Still Life — Natura Morta: the landscapes of proximity
From Firenze University Press Journal: Ri-Vista
Sasa Dobricic, University of Nova Gorica
Marco Acri, University of Nova Gorica
The proliferation of interpretations arising with the COVID-19 pandemic emergency is characterised by a common concern: how do we make sense of the pandemic? Although we have all learnt about difficulties that making science imposes, the investigation and knowledge of virus remains anchored to the realms of science, while the rest of humanity is realising that ‘healthy society’ needs more than one voice. This multitude of voices and apprehensions are running in parallel with a daily updating upon the spread of the pandemic, being mainly circumscribed around the most tactile experience that has affected humanity: How to make sense of social distancing and of all other consequences that restrictions have caused? To make sense of efforts we are called to make, it is obviously not enough just to acknowledge the goal: in this case the limitation of COVID widespread for the sake of the common safety.
Making sense re-quires that ‘individual will’ somehow convincingly adheres to a higher purpose. As a matter of fact, the finality, the purpose, without a genuine adherence to it, cannot assure us nothing but a quite elementary role which is functional to a purpose, but certainly is not yet a sense-generator, although act-ing as a good source of motivation. But in a highly uncertain and unpredictable context, the desire to achieve the common goal might appear as driven by some kind of subtle persuasion, which annihilates any sense-generating action. Indeed, so far, we have been witnessing many episodes where the slightest doubt about the nature of our will calls immediately into question the very meaning of our actions, i.e., efforts.This is the reason why often these reflections up-on making sense of pandemic, or making sense of the distancing and other consequent efforts that at this stage is required, often emerge under other than purely functional or purpose-oriented interpretations, searching for a deeper meaning in the current pandemic situation such as: what have we learnt from this situation? Will this epidemic make us wiser? Are we on great learning curve? What is the sense of an effort to achieve a goal whose envisaging is at any moment undermined by contradictory assertions and unpredictable factors? In other words, how to make sense of something that can appear in any moment as a non-sense? This paper will question just some assumptions that stubbornly drive contemporary spatial interpretation, although the current pandemic situation revealed the deficiencies that afflict their reliability with almost striking honesty.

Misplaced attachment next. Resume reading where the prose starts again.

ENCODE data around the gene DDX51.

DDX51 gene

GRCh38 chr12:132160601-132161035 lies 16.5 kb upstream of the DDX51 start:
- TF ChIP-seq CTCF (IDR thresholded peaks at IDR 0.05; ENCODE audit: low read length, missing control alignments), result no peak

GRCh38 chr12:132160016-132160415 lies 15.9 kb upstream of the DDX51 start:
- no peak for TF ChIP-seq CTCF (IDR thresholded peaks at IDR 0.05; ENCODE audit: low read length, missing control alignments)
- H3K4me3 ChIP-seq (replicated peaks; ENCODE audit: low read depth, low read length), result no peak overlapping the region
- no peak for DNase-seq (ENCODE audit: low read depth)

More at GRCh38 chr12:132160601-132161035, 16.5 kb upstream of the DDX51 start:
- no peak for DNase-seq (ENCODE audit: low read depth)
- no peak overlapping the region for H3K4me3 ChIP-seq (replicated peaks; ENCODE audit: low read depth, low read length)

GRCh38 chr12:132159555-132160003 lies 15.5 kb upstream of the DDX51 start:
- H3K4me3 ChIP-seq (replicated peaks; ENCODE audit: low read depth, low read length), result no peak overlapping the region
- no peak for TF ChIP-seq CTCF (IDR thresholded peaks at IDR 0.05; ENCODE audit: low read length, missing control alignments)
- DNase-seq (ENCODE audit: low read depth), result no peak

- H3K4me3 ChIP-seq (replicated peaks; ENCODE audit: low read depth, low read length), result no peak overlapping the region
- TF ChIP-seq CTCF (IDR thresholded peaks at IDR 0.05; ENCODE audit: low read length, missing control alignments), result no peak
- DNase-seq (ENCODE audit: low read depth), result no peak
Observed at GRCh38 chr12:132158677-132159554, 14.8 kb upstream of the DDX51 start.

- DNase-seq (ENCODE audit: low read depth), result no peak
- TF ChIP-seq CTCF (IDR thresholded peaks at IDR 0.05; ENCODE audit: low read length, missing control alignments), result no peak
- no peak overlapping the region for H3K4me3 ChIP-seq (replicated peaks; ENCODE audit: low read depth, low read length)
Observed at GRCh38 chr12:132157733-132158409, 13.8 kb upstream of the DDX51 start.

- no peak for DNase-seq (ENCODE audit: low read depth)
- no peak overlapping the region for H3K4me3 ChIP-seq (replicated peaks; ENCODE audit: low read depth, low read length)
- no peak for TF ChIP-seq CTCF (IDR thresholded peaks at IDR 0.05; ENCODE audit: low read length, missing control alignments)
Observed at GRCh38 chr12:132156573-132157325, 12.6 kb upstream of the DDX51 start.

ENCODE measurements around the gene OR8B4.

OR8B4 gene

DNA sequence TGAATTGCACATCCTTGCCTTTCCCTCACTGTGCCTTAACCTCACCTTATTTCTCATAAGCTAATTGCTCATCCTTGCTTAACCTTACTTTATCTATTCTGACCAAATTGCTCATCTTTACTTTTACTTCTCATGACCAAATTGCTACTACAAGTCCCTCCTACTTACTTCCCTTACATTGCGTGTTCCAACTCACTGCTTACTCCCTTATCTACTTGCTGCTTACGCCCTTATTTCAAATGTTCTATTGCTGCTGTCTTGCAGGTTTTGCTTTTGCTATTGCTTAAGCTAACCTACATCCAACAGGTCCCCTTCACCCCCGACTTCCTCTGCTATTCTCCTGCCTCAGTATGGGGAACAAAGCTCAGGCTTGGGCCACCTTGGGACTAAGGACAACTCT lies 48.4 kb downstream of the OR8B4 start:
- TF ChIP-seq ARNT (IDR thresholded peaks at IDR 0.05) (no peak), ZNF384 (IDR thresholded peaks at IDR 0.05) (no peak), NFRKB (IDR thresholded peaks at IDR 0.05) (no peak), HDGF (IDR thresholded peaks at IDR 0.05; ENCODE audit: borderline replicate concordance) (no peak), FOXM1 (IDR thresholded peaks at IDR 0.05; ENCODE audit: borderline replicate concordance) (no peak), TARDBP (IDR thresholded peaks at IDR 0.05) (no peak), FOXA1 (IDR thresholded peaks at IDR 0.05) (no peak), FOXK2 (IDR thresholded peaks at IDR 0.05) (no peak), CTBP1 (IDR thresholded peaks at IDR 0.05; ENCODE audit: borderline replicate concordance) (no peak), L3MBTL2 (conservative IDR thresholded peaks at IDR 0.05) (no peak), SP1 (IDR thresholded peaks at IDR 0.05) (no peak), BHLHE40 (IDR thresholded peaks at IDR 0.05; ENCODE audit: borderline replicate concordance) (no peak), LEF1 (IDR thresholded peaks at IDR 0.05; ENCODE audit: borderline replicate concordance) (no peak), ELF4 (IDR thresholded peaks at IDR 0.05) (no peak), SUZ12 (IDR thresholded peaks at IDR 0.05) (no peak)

Static cities, empty buildings and discarded pieces of public life on one side, and on the other, the overexploitation of domesticity and its glittering on-line performance, all together merge into unsteady and highly contradictory structures that hint a new light and open to different narratives of their functionality or on sudden lack of it.These contradictions are punctually reflected in terminology and requirements that proliferate in pub-lic jargon: oxymorons such as ‘new normal’, ‘social distancing’, as well as those that point at inconsistencies of current living conditions, such as, be-ing a flexible worker by staying rigidly at home or even ‘remote learning’ which is experienced rather as mystifying contradiction by many children to-day. Although, we have realized that ‘doing nothing’ for some time might have an unexpected and beneficial personal, social and environmental con-sequence, can the encouragement of key driving oxymoron ‘doing nothing’, for the sake that nothing happens, be comparable to doing something? In other words, do these new agglomerations of sense, although still puzzling, open to a new learning and sense-generating strategy beyond inevitably denouncing that the prevailing assumptions somehow do not keep pace with the increasingly turbulent expressions of the changing world?
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